He called coins representations of our history and culture at any given moment. Before the penny featured Lincoln, it showed Lady Liberty in a Native American headdress. President Franklin D. Roosevelt landed on the dime because of his efforts to stop polio through the “March of Dimes” of the 1940s.

“The designs don’t just happen out of happenstance,” he said. “You can learn so much about our culture from just learning about what appears on our coins.”

And coins have survived other inventions — paper bills, stock markets, E-ZPass — outlasting many of the monarchies, republics and empires they were made to hold together. Their value as artifacts is “wonderful,” said Dr. Fleur Kemmers, an archaeologist at Goethe University Frankfurt. She called ancient coins “historic documents,” passed down by people across centuries and continents as they haggled, hoarded and made their way through daily life. She said that in their design, material makeup and discovered locations, coins can reveal clues about culture, politics, religion, industry, trade and household life.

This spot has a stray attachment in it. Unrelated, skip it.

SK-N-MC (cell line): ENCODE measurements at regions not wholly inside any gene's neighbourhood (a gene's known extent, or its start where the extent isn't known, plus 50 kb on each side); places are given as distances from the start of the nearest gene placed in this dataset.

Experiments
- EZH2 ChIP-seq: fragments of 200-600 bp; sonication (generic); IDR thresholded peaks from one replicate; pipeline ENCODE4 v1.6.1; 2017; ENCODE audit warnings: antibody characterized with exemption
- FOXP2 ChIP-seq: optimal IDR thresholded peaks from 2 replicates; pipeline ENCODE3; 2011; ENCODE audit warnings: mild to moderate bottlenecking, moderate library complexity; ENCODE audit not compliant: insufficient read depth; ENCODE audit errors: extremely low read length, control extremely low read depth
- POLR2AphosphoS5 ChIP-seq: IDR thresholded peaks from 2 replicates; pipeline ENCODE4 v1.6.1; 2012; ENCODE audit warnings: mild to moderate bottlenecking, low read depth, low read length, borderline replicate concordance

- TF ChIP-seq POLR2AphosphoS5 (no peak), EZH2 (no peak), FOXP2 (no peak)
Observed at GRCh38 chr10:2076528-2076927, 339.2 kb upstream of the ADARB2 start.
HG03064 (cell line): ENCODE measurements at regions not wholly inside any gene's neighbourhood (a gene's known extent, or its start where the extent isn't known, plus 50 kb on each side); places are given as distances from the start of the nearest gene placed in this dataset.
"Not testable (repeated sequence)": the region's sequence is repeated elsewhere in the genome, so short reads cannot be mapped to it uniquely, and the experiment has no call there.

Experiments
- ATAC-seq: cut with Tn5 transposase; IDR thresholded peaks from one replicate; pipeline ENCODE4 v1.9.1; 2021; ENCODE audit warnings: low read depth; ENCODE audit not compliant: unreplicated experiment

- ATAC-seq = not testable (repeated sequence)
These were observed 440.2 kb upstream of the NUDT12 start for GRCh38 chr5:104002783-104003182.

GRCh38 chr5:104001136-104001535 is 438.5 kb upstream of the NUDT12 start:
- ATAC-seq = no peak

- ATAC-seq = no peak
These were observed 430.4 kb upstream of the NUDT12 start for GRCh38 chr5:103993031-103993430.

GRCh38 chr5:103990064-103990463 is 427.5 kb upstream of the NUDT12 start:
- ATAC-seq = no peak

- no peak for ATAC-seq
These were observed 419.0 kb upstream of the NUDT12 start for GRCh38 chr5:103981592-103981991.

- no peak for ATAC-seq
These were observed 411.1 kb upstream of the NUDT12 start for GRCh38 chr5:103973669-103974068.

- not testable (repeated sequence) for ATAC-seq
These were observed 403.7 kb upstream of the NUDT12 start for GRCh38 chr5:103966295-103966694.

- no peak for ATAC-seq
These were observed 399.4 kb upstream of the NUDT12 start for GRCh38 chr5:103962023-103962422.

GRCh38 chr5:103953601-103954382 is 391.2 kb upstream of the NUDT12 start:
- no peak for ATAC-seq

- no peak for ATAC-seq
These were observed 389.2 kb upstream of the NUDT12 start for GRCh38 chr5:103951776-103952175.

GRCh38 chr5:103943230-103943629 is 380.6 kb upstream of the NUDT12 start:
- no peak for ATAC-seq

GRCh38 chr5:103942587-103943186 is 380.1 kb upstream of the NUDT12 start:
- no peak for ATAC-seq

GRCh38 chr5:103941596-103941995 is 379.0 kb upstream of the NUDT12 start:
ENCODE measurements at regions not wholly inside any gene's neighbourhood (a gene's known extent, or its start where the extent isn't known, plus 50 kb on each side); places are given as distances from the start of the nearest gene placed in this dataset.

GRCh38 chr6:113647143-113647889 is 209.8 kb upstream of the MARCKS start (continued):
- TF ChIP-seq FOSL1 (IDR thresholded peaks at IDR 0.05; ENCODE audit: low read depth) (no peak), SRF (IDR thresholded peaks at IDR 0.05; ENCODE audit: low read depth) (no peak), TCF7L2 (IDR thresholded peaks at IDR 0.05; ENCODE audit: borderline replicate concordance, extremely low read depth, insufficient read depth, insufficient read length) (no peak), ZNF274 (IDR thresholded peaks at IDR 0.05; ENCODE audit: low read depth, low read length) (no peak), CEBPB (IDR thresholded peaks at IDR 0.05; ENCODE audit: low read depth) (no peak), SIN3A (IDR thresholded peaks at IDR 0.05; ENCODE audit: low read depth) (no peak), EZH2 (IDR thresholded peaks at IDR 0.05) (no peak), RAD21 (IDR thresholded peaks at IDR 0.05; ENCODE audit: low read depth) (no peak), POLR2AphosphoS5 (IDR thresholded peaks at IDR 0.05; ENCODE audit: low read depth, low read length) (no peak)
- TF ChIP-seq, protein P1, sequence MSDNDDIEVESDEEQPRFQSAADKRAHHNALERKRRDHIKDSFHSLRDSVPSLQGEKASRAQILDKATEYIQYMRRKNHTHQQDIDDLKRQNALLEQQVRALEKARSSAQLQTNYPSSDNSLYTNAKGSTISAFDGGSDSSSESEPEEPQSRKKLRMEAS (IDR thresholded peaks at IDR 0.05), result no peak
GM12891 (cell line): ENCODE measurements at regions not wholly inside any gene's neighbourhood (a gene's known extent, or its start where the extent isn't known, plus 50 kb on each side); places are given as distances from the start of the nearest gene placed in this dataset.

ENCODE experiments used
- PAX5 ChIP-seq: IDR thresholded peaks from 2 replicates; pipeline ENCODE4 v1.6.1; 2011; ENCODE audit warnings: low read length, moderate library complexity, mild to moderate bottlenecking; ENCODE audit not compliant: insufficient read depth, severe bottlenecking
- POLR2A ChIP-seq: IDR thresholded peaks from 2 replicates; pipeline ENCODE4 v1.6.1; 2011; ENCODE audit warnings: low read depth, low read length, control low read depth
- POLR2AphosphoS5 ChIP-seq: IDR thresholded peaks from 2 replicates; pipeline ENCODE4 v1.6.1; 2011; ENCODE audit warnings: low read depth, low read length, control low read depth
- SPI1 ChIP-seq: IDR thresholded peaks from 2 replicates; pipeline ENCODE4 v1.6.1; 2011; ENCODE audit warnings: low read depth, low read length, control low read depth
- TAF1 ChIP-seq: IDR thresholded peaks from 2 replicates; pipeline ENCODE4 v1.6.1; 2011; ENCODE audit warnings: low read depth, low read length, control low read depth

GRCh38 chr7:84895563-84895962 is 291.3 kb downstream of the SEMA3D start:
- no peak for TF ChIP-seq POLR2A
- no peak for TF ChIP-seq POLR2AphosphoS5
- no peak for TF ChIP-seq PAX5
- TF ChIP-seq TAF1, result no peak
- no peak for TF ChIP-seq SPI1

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Janet Yellen Has Excelled at Big Jobs. This Will Be the Hardest One Yet.

One particularly interesting area to watch will be the relationship between fiscal policy — the power to tax and spend, soon to be partly under Ms. Yellen’s stewardship — and her former domain of monetary policy, the power to adjust the supply of money. Those lines have become more blurred this year. The pandemic response has been organized as a joint effort between the Treasury, which is putting up billions of dollars in capital to support debt markets, and the Fed, which administers the programs and lends billions more from its own limitless balance sheet to make them more powerful.